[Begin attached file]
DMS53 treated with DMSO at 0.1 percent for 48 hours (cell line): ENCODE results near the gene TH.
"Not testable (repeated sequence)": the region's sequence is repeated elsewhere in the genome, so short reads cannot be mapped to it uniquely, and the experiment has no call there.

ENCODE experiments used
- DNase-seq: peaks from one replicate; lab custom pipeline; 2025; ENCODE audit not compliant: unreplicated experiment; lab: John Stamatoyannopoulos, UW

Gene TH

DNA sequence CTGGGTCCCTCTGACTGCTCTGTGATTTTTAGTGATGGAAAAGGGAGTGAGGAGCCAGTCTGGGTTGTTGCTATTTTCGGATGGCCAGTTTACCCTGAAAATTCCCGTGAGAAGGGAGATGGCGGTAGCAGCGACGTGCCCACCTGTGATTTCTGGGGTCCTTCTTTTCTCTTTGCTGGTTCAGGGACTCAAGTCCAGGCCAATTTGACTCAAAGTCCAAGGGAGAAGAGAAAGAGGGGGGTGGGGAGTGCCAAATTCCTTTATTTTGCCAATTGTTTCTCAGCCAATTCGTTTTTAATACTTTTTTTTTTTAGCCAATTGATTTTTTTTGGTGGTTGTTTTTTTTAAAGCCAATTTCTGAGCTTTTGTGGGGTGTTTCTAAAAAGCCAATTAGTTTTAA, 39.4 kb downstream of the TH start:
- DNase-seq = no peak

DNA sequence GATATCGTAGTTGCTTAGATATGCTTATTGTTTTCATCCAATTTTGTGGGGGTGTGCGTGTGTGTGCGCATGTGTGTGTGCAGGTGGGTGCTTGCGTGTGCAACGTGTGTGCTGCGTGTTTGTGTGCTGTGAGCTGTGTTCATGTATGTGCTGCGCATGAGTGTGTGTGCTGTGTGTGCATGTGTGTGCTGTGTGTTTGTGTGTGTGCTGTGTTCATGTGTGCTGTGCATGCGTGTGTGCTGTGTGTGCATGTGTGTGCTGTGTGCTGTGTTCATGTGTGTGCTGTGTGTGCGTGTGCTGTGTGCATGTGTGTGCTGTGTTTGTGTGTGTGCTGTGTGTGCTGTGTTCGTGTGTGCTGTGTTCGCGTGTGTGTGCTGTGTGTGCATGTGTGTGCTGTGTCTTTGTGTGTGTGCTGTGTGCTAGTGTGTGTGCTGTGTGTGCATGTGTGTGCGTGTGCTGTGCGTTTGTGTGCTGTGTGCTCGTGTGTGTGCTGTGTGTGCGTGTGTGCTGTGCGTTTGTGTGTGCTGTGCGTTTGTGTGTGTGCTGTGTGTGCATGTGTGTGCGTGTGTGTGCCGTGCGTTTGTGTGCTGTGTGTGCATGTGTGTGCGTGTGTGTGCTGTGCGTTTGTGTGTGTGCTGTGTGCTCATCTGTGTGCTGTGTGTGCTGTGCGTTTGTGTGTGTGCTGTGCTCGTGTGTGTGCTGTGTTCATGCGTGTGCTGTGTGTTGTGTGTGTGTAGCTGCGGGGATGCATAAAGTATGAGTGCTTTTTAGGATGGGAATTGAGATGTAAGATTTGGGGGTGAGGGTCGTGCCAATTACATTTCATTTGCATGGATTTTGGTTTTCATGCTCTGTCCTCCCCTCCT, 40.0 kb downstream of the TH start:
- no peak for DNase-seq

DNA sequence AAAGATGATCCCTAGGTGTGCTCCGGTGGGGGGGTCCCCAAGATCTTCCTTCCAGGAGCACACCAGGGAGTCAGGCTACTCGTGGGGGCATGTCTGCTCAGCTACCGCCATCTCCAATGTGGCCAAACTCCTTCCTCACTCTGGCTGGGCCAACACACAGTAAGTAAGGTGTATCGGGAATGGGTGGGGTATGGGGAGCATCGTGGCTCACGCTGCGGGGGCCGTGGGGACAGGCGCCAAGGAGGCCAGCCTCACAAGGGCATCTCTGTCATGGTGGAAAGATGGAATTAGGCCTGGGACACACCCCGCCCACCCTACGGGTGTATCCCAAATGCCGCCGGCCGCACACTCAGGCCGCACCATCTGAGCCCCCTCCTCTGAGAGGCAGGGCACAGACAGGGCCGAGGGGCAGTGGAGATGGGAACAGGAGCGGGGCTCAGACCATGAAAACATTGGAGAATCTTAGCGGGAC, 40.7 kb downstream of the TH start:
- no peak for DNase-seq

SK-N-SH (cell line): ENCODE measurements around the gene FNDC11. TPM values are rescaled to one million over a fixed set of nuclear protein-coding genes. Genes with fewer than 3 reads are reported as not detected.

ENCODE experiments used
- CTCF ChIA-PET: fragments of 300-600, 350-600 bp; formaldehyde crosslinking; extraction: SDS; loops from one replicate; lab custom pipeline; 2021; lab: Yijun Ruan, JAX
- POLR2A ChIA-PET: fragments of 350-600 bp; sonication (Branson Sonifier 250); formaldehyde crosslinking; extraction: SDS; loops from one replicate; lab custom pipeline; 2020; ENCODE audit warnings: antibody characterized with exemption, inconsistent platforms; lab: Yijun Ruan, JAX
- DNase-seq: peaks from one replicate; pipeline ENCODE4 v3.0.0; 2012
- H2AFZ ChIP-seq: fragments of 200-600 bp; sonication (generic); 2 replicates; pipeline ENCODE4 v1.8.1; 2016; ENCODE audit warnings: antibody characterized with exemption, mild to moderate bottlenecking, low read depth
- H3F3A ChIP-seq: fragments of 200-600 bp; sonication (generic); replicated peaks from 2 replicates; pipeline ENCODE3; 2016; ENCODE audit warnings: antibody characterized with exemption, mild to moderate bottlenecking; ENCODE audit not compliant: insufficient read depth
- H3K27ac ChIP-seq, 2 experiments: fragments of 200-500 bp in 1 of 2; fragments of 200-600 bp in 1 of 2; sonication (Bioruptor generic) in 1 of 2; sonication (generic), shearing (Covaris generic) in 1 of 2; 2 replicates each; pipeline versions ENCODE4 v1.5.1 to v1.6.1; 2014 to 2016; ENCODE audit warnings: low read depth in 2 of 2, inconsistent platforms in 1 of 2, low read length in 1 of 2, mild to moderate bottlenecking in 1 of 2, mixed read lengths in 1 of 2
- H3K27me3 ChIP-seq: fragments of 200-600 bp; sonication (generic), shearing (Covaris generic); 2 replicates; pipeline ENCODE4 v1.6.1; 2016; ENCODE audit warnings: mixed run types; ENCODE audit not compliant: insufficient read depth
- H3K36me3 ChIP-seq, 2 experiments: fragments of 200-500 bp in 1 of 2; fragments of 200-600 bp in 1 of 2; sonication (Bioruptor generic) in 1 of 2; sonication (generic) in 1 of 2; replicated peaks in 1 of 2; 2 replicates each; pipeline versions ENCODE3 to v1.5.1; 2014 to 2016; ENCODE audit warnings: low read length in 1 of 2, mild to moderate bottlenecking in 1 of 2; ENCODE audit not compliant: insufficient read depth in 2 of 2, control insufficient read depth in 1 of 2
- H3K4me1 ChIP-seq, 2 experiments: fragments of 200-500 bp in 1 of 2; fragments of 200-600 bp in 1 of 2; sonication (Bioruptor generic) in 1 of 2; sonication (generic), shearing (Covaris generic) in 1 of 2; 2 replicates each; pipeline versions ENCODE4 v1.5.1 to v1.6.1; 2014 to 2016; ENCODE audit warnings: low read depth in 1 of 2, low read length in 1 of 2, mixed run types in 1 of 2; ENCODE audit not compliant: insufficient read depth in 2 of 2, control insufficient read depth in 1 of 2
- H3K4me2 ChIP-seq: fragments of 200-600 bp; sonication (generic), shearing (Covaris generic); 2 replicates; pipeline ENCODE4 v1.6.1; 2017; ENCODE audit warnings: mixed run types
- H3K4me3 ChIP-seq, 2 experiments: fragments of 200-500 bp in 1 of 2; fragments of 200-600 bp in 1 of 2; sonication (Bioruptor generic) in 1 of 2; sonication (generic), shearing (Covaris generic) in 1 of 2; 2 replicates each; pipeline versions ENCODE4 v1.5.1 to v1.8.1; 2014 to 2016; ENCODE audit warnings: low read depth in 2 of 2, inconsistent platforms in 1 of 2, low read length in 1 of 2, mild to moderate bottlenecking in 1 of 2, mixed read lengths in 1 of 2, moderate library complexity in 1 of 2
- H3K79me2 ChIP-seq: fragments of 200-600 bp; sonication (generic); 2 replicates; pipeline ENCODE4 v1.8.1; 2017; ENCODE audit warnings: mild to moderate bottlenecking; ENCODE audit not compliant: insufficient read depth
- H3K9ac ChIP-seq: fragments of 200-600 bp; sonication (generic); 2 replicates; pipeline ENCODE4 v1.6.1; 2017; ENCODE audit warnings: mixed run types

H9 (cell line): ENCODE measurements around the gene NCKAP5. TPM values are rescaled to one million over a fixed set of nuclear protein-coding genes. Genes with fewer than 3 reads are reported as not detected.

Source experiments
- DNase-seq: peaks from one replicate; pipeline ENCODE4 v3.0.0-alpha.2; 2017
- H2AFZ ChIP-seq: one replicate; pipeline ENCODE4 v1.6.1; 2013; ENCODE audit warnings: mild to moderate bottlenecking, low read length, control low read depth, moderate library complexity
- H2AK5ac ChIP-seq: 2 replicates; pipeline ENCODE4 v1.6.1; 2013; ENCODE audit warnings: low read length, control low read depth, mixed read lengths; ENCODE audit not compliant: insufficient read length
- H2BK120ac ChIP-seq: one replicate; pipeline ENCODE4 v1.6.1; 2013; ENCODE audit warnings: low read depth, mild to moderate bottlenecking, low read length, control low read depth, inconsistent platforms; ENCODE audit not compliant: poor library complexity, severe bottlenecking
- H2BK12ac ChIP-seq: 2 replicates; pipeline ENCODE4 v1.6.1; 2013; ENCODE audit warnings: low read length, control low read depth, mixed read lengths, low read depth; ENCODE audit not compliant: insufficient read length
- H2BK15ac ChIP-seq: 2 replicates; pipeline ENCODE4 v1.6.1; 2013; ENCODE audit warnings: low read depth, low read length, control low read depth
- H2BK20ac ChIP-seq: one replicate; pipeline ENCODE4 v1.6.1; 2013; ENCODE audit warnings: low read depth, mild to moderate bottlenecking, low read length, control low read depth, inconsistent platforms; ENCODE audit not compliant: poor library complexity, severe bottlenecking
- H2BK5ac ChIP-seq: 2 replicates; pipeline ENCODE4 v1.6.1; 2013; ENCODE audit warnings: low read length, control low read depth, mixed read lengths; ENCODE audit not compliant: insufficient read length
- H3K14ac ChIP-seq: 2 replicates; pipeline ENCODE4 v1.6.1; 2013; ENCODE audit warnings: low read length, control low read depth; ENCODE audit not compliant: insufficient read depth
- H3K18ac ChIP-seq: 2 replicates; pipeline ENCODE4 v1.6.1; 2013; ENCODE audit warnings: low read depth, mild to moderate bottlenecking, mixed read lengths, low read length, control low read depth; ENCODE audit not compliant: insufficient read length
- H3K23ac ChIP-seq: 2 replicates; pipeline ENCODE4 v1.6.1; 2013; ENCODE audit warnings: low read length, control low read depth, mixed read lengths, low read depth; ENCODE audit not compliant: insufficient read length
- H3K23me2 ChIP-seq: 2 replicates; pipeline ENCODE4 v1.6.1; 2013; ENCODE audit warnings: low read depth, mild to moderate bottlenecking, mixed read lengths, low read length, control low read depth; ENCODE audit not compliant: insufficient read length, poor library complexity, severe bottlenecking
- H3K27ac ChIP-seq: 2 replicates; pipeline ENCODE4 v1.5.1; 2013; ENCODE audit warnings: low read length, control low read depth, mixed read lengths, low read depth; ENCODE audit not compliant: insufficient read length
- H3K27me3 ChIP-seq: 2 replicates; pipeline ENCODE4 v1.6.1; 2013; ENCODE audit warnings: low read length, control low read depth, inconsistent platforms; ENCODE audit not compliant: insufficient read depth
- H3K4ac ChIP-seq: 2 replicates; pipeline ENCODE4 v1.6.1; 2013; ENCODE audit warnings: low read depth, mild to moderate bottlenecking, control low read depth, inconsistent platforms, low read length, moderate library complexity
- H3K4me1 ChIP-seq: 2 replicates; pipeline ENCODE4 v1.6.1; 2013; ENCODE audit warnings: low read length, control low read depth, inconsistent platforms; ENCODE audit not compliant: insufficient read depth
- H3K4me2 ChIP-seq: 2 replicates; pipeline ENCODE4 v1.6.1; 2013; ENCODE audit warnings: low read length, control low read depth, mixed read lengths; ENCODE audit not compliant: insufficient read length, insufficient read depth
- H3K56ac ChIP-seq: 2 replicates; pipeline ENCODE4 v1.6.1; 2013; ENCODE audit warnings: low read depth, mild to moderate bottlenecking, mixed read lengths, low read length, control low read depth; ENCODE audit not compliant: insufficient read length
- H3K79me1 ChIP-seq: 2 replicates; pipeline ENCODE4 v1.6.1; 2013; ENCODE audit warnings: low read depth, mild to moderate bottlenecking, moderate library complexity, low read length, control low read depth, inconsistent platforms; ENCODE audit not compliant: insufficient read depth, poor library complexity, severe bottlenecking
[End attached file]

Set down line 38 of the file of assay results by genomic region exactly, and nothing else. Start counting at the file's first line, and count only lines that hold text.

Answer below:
- H3K18ac ChIP-seq: 2 replicates; pipeline ENCODE4 v1.6.1; 2013; ENCODE audit warnings: low read depth, mild to moderate bottlenecking, mixed read lengths, low read length, control low read depth; ENCODE audit not compliant: insufficient read length